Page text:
Book It: The Power of Pizza Compels You!!

Anyone remember “Book It?” 

I only vaguely remember it, and, because I’m basically half-assed in my commitment to writing well-researched, insightful content on this blog, I’m not going to Google it. I’m going to go on foggy childhood memories for this one (note to any of my patients reading this: THIS IS A TERRIBLE, TERRIBLE EXAMPLE I’M SETTING. ALWAYS GO WITH RESEARCH AS OPPOSED TO MEMORY, IF YOU HAVE THE OPTION).

I remember “Book It” being a thing in fifth grade. I remember this because I remember it being overseen by my fifth grade teacher, who I wasn’t nuts about. I remember I wasn’t nuts about her because, at the beginning of the school year, she had me sitting in a desk clump next to Lisa Fisher, on whom I had a huge crush, but then switched the seating up so that I had to sit next to Misti Smith, who, while pleasant enough, suffered from the disadvantage in the young Doc’s mind of not being Lisa Fisher. Which then prompted the young Doc to write said teacher an anonymous note, requesting said seating arrangement switchup be reversed, only the young Doc didn’t adequately disguise his handwriting, leading to a hallway confrontation with this teacher which was indescribably embarrassing, insofar as it put the young Doc on the spot with having to invent a response to “Why do you want Misti and Lisa switched back?” that didn’t just, like, blow the whole secret about him having a thing for Lisa.

(I don’t, actually, remember what my response was. But I do remember tears suddenly sprung to my eyes, which surprised even me. The fifth grade limbic system, kiddos: always under construction.)

Anyway. Book It was an incentive program designed to get us to read books. I think it was something like, we tracked the books we read, and the more books everybody read, the closer the class, as a whole, got to having an in-class pizza party, featuring Pizza Hut. If you’ve seen the episode of “The Office” where Andy attempts to boost productivity by offering prizes, such as his ass getting tattooed, it was basically a fifth grade version of that. Minus the ass tattoo. Plus pizza.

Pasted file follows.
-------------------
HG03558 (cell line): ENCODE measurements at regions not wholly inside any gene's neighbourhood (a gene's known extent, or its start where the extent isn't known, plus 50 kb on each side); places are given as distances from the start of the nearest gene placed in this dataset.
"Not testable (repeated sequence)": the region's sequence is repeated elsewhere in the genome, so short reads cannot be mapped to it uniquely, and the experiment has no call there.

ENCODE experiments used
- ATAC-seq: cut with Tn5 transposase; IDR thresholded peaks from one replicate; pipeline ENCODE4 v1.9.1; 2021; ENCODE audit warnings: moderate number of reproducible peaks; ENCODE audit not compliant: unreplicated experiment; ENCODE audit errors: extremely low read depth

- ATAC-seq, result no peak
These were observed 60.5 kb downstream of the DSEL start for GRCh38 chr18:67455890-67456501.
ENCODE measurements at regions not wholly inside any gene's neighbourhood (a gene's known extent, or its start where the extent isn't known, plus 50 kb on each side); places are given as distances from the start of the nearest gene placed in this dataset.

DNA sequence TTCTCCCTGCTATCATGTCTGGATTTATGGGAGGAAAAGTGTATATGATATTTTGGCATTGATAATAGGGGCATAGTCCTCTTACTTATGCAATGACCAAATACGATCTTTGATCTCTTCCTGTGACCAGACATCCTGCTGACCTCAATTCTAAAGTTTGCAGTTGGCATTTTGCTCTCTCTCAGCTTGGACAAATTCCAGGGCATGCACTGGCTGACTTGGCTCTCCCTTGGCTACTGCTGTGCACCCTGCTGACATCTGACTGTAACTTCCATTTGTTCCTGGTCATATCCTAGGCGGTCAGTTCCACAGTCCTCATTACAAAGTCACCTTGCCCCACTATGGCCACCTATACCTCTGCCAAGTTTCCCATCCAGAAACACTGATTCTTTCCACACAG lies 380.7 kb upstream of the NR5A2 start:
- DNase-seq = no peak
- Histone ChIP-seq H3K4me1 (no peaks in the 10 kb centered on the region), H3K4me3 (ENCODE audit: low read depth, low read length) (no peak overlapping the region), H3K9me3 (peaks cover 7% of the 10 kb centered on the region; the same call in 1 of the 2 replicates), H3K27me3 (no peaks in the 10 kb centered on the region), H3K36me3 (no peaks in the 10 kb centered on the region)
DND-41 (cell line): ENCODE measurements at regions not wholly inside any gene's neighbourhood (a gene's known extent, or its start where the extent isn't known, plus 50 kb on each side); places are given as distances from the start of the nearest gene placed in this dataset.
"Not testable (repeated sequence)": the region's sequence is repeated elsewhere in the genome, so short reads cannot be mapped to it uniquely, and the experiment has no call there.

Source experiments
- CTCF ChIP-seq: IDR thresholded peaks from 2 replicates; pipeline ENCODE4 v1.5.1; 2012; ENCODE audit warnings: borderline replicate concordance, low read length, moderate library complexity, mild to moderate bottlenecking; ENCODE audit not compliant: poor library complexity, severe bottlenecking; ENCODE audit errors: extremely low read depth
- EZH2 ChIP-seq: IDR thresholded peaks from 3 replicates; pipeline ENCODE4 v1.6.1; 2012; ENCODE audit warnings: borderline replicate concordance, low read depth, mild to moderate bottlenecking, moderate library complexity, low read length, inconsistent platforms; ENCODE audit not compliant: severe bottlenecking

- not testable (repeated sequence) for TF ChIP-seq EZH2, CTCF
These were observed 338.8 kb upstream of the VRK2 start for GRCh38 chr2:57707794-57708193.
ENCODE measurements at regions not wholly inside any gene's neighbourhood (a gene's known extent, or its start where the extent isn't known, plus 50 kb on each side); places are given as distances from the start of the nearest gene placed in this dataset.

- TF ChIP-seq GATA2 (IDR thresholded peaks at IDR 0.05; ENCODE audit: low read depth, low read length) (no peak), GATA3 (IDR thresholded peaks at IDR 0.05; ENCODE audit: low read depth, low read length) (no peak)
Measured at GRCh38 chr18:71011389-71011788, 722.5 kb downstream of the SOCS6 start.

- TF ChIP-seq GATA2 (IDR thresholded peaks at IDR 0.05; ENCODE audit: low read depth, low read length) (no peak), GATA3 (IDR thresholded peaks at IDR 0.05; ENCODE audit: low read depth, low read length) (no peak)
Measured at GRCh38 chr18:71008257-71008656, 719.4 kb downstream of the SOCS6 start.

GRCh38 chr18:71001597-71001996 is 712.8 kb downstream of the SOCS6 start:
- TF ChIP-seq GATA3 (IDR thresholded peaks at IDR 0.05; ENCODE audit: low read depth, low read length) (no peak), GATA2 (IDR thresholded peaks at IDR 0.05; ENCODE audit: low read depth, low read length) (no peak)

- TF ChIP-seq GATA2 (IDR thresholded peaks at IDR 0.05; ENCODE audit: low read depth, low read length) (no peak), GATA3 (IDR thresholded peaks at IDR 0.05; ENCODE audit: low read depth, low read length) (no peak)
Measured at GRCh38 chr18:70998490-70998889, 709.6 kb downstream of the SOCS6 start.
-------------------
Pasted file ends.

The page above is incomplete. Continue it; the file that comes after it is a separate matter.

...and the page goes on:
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There was a progress chart. It did not resemble this.

So, pizza in the classroom was a big deal. In fairness, I suppose when you’re a kid, and you have no idea that someday you’ll grow up and be an adult and have money and be able (and willing) to have pizza multiple times a week, let alone write about pizza on the Internet, pizza was a big deal in general. But pizza in the middle of a school day felt like a particularly big deal. I mean, school spent so much time trying to get us to be healthy, or at least what was understood in the mid-to-late 1980’s as healthy. Drink milk, it does a body good. Follow that food pyramid, with all those healthy carbs and grains at the bottom. Fuck protein, it’s overrated and it’ll give you a heart attack. Blah, blah, blah.

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Google image search on “80’s food pyramid” yields this. God bless the Internet.

But even then, pizza was understood to be a “fuck it, let’s indulge” kind of food. Like, nobody’s ever said, “Man, I needed to really get my health back on track. I think the turning point back to real vitality and losing all that weight was when I started to make pizza about 70% of my diet.” And I think our young brains registered, even then, that if the adults around us were saying that, if we read enough books, we could have pizza in the classroom (that is, not just interrupting our healthy eating habits, but also literally INTERRUPTING OUR EDUCATION), they must really, really want us to read books.

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Pictured: more effective incentive program. Plus “Gilmore Girls” reference for Jill and Shellie.

Unfortunately, the adults around us weren’t behavioral psychologists, and they didn’t realize the covert message they were sending with “Book It:” that reading books was the kind of task that they didn’t think we’d do unless incentivized with pizza. Nor were they privy to the tons of research that suggests that, while operantly reinforcing a behavior increases the chances it will recur, token economies like Book It eventually make it nearly impossible to elicit the target behavior without that reinforcer. That is, kids who are rewarded for good grades with cash eventually won’t perform unless they’re getting paid; kids who are rewarded for cleaning their rooms with TV time eventually won’t clean their rooms if TV time’s not on the table; and kids who are burning through books en route to pizza eventually will fail to see the value in reading if there isn’t some serious stuffed crust on the other side of that equation.

Dude also trained pigeons to drop bombs. Seriously, behaviorism can accomplish anything.

Dude also trained pigeons to drop bombs. Seriously, behaviorism can accomplish anything.

But whatever, I seem to remember at least one pizza party happening as the result of our “Book It” efforts. I remember this because, at the time of said pizza party, Lisa Fisher was sitting across the room, enjoying her slice in the company of that one kid whose name I don’t remember, but who probably doesn’t have “doctor” in front of his name now, I’ll bet. Just sayin’.

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